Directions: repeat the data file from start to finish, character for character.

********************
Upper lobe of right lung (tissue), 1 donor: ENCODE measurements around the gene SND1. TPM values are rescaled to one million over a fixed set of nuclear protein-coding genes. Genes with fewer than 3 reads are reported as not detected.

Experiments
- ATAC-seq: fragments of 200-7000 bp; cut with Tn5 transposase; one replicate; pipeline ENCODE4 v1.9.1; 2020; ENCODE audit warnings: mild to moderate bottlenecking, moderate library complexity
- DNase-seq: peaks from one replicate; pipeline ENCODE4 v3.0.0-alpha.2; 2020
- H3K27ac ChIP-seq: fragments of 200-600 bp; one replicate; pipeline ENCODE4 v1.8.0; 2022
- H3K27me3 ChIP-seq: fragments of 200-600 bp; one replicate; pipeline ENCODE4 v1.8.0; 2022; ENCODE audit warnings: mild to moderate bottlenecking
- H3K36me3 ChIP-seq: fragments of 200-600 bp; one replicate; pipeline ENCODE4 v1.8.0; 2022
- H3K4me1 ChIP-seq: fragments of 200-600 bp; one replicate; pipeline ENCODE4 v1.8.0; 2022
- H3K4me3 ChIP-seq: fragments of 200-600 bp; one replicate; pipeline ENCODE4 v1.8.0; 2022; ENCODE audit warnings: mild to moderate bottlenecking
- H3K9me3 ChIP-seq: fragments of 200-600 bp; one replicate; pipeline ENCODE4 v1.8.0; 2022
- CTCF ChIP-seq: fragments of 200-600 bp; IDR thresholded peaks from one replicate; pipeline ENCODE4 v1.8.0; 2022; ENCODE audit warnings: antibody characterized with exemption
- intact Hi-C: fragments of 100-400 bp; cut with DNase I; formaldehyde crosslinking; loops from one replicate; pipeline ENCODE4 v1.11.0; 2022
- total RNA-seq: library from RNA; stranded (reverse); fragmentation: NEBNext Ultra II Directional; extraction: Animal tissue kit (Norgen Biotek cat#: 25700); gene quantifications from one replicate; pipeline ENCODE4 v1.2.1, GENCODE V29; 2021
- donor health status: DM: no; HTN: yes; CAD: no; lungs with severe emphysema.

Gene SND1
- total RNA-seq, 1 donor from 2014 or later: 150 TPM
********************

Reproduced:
Upper lobe of right lung (tissue), 1 donor: ENCODE measurements around the gene SND1. TPM values are rescaled to one million over a fixed set of nuclear protein-coding genes. Genes with fewer than 3 reads are reported as not detected.

Experiments
- ATAC-seq: fragments of 200-7000 bp; cut with Tn5 transposase; one replicate; pipeline ENCODE4 v1.9.1; 2020; ENCODE audit warnings: mild to moderate bottlenecking, moderate library complexity
- DNase-seq: peaks from one replicate; pipeline ENCODE4 v3.0.0-alpha.2; 2020
- H3K27ac ChIP-seq: fragments of 200-600 bp; one replicate; pipeline ENCODE4 v1.8.0; 2022
- H3K27me3 ChIP-seq: fragments of 200-600 bp; one replicate; pipeline ENCODE4 v1.8.0; 2022; ENCODE audit warnings: mild to moderate bottlenecking
- H3K36me3 ChIP-seq: fragments of 200-600 bp; one replicate; pipeline ENCODE4 v1.8.0; 2022
- H3K4me1 ChIP-seq: fragments of 200-600 bp; one replicate; pipeline ENCODE4 v1.8.0; 2022
- H3K4me3 ChIP-seq: fragments of 200-600 bp; one replicate; pipeline ENCODE4 v1.8.0; 2022; ENCODE audit warnings: mild to moderate bottlenecking
- H3K9me3 ChIP-seq: fragments of 200-600 bp; one replicate; pipeline ENCODE4 v1.8.0; 2022
- CTCF ChIP-seq: fragments of 200-600 bp; IDR thresholded peaks from one replicate; pipeline ENCODE4 v1.8.0; 2022; ENCODE audit warnings: antibody characterized with exemption
- intact Hi-C: fragments of 100-400 bp; cut with DNase I; formaldehyde crosslinking; loops from one replicate; pipeline ENCODE4 v1.11.0; 2022
- total RNA-seq: library from RNA; stranded (reverse); fragmentation: NEBNext Ultra II Directional; extraction: Animal tissue kit (Norgen Biotek cat#: 25700); gene quantifications from one replicate; pipeline ENCODE4 v1.2.1, GENCODE V29; 2021
- donor health status: DM: no; HTN: yes; CAD: no; lungs with severe emphysema.

Gene SND1
- total RNA-seq, 1 donor from 2014 or later: 150 TPM